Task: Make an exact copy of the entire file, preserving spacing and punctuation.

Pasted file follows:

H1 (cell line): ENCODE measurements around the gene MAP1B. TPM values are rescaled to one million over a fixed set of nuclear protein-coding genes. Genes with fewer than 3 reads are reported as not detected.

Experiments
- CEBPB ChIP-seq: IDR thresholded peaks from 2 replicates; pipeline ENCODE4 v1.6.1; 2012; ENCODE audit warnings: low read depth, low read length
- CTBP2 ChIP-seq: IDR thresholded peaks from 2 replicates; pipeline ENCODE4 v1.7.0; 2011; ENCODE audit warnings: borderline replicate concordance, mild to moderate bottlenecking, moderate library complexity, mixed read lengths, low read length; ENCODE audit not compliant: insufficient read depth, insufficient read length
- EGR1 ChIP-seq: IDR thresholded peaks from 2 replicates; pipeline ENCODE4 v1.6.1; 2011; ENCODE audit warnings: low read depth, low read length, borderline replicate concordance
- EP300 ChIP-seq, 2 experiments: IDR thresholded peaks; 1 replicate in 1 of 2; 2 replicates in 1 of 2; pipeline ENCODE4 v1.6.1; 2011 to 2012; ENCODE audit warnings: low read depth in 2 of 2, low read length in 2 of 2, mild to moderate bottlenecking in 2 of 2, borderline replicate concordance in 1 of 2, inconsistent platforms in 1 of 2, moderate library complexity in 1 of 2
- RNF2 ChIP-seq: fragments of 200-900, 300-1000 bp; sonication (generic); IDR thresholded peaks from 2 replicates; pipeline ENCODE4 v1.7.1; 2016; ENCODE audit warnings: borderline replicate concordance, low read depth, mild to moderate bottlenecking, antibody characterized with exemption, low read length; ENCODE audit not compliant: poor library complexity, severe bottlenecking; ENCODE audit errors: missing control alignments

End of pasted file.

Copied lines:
H1 (cell line): ENCODE measurements around the gene MAP1B. TPM values are rescaled to one million over a fixed set of nuclear protein-coding genes. Genes with fewer than 3 reads are reported as not detected.

Experiments
- CEBPB ChIP-seq: IDR thresholded peaks from 2 replicates; pipeline ENCODE4 v1.6.1; 2012; ENCODE audit warnings: low read depth, low read length
- CTBP2 ChIP-seq: IDR thresholded peaks from 2 replicates; pipeline ENCODE4 v1.7.0; 2011; ENCODE audit warnings: borderline replicate concordance, mild to moderate bottlenecking, moderate library complexity, mixed read lengths, low read length; ENCODE audit not compliant: insufficient read depth, insufficient read length
- EGR1 ChIP-seq: IDR thresholded peaks from 2 replicates; pipeline ENCODE4 v1.6.1; 2011; ENCODE audit warnings: low read depth, low read length, borderline replicate concordance
- EP300 ChIP-seq, 2 experiments: IDR thresholded peaks; 1 replicate in 1 of 2; 2 replicates in 1 of 2; pipeline ENCODE4 v1.6.1; 2011 to 2012; ENCODE audit warnings: low read depth in 2 of 2, low read length in 2 of 2, mild to moderate bottlenecking in 2 of 2, borderline replicate concordance in 1 of 2, inconsistent platforms in 1 of 2, moderate library complexity in 1 of 2
- RNF2 ChIP-seq: fragments of 200-900, 300-1000 bp; sonication (generic); IDR thresholded peaks from 2 replicates; pipeline ENCODE4 v1.7.1; 2016; ENCODE audit warnings: borderline replicate concordance, low read depth, mild to moderate bottlenecking, antibody characterized with exemption, low read length; ENCODE audit not compliant: poor library complexity, severe bottlenecking; ENCODE audit errors: missing control alignments